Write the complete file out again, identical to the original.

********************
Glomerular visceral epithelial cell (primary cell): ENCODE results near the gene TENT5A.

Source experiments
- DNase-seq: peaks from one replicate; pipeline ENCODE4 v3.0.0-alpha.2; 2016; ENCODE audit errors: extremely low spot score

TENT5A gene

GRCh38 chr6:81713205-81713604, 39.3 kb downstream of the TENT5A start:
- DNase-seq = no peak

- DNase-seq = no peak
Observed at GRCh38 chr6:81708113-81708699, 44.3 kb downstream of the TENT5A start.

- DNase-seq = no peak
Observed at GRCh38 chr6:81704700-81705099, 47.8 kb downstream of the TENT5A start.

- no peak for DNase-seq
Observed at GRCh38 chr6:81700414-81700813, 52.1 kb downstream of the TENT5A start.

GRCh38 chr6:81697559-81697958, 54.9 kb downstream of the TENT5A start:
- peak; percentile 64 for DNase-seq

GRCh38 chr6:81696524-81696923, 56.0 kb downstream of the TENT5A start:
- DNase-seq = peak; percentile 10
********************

Glomerular visceral epithelial cell (primary cell): ENCODE results near the gene TENT5A.

Source experiments
- DNase-seq: peaks from one replicate; pipeline ENCODE4 v3.0.0-alpha.2; 2016; ENCODE audit errors: extremely low spot score

TENT5A gene

GRCh38 chr6:81713205-81713604, 39.3 kb downstream of the TENT5A start:
- DNase-seq = no peak

- DNase-seq = no peak
Observed at GRCh38 chr6:81708113-81708699, 44.3 kb downstream of the TENT5A start.

- DNase-seq = no peak
Observed at GRCh38 chr6:81704700-81705099, 47.8 kb downstream of the TENT5A start.

- no peak for DNase-seq
Observed at GRCh38 chr6:81700414-81700813, 52.1 kb downstream of the TENT5A start.

GRCh38 chr6:81697559-81697958, 54.9 kb downstream of the TENT5A start:
- peak; percentile 64 for DNase-seq

GRCh38 chr6:81696524-81696923, 56.0 kb downstream of the TENT5A start:
- DNase-seq = peak; percentile 10